The story is full of going, being sent, journeying… and we too, in turn are to be heralds of the Good News, messengers of the Word which brings life, bearers of the love of God incarnate. We are to make Jesus born anew in our hearts, in our lives, in our world. We are to make God’s love become flesh, to become real, to be present again in our world. How? Amongst the tinsel and trappings, the turkey and the TV, the merriment and mayhem… each of us must make the time to pause, to pray and to plan.

  • What does Jesus mean to me?
  • Where is his light needing to shine?
  • How can I be God’s love for others?
  • Who am I being sent to?
  • Why am I waiting???

We used to use the phrase to mock someone who thought they were it… “So you think your God’s gift?” Well we are God’s gifts and if we show love through gifts, then this season must be the time to make of ourselves a gift to others.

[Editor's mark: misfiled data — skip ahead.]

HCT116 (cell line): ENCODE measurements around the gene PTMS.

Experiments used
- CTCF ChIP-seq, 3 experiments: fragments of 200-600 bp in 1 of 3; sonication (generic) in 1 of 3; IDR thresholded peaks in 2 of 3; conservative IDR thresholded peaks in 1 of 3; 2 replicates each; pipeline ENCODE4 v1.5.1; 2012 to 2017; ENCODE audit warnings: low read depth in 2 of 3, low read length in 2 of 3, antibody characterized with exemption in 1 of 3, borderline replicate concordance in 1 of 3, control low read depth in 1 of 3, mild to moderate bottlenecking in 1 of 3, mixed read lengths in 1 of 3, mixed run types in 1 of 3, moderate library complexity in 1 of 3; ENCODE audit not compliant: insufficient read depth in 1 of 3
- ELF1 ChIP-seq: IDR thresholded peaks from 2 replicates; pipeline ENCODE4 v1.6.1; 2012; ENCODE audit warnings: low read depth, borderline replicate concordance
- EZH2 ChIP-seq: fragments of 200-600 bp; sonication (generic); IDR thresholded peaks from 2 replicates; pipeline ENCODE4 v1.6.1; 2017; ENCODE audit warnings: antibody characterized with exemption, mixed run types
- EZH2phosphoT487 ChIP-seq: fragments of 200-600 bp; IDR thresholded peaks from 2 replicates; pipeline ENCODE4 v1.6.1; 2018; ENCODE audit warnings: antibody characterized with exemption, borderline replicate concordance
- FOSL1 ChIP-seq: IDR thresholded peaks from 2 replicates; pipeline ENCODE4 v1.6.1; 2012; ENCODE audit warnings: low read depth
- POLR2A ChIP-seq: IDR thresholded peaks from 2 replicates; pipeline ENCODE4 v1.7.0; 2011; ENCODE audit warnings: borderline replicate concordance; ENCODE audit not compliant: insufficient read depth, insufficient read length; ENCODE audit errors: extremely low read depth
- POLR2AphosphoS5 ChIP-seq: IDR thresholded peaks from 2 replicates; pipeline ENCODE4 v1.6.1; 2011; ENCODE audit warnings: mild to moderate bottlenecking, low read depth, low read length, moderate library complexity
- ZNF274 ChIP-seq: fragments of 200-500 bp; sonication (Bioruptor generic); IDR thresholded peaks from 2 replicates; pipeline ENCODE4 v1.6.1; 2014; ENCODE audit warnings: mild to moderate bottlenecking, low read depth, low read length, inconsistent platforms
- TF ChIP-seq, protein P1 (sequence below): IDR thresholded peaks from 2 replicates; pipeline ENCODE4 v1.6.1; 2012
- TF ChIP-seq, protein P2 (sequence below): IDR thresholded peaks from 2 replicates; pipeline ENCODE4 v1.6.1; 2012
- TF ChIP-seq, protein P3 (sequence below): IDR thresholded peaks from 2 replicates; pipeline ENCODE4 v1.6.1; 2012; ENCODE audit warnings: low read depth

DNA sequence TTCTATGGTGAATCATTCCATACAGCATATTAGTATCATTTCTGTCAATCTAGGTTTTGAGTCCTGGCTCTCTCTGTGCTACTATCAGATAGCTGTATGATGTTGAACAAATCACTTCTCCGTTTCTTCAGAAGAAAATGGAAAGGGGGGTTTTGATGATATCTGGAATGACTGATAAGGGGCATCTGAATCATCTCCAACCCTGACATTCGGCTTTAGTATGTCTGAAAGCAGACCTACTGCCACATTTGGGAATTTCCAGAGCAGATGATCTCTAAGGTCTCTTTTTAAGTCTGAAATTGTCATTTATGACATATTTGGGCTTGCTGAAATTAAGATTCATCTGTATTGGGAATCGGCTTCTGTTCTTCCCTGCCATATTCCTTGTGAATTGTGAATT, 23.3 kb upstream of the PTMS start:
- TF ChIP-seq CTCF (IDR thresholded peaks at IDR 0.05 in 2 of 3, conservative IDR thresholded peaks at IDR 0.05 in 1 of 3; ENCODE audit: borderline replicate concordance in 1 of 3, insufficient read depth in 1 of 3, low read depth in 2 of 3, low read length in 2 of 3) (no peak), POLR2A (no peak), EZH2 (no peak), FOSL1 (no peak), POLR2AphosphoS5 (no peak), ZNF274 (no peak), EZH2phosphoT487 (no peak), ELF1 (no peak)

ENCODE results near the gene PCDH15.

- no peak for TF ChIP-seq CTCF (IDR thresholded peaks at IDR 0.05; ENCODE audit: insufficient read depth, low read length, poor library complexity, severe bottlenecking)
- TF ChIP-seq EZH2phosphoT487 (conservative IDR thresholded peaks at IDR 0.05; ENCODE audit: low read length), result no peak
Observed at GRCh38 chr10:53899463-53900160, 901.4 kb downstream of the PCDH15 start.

We cannot delay, we must hasten, we cannot stand still. Our world needs urgently to feel the love of God and we must birth him with speed … yes, as fast as 0 to 100 in seconds!

Happy Missionary Christmas from the Xaverians.

A Month That Was!

October was dedicated as the “extraordinary month of mission” by Pope Francis and for me it certainly was.

I left for Brazil at the end of September and returned the end of October. It had been 4 years since I was last there. I had worked in Brazil for 6 years and had been going back every two years, for a month at time, sometimes with a small group to “dip their toes” into the reality of that immense nation.

First stop was Rio and the city’s most iconic landmark, the Cristo Redentor – Christ the Redeemer statue reminds us of the importance of the Christian faith as it overlooks the city with outstretched arms. Rio is the city of contrasts which is home to all. From Favelas to Five star luxury apartments, from street vendors to streets flanked by designer shops, from the poor to the prosperous….Christ looks down on them all, and, I am sure praying that “thy Kingdom come and thy will be done.” For God’s Kingdom is a far cry from the Kingdoms we have built up on earth.